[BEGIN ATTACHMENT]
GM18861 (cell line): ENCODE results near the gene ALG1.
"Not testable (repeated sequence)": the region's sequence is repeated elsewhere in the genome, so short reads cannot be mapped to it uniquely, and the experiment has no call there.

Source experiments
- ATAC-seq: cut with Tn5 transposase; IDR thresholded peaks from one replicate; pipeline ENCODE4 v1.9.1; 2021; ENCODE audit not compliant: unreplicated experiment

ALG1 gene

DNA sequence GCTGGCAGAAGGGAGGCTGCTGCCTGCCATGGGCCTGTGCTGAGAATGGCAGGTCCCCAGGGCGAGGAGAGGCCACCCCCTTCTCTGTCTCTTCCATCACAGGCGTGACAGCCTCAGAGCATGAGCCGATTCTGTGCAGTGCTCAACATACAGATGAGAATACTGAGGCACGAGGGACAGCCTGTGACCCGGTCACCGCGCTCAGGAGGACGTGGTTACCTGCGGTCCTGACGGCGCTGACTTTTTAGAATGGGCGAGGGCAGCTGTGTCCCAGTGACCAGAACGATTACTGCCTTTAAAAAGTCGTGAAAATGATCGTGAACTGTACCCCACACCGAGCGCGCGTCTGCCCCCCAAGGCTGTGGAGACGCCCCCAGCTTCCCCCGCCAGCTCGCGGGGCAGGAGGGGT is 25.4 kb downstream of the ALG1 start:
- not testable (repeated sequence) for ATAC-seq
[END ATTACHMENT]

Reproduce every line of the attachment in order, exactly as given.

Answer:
GM18861 (cell line): ENCODE results near the gene ALG1.
"Not testable (repeated sequence)": the region's sequence is repeated elsewhere in the genome, so short reads cannot be mapped to it uniquely, and the experiment has no call there.

Source experiments
- ATAC-seq: cut with Tn5 transposase; IDR thresholded peaks from one replicate; pipeline ENCODE4 v1.9.1; 2021; ENCODE audit not compliant: unreplicated experiment

ALG1 gene

DNA sequence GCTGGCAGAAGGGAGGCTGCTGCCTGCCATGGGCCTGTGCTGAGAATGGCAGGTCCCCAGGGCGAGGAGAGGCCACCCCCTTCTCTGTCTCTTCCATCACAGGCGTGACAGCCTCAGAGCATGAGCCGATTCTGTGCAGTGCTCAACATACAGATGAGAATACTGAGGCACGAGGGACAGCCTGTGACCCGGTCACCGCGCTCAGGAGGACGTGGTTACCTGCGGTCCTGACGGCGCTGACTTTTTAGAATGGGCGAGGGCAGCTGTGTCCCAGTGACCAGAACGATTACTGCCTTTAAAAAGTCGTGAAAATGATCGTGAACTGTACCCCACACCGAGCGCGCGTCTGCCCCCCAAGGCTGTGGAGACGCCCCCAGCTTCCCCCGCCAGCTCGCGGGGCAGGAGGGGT is 25.4 kb downstream of the ALG1 start:
- not testable (repeated sequence) for ATAC-seq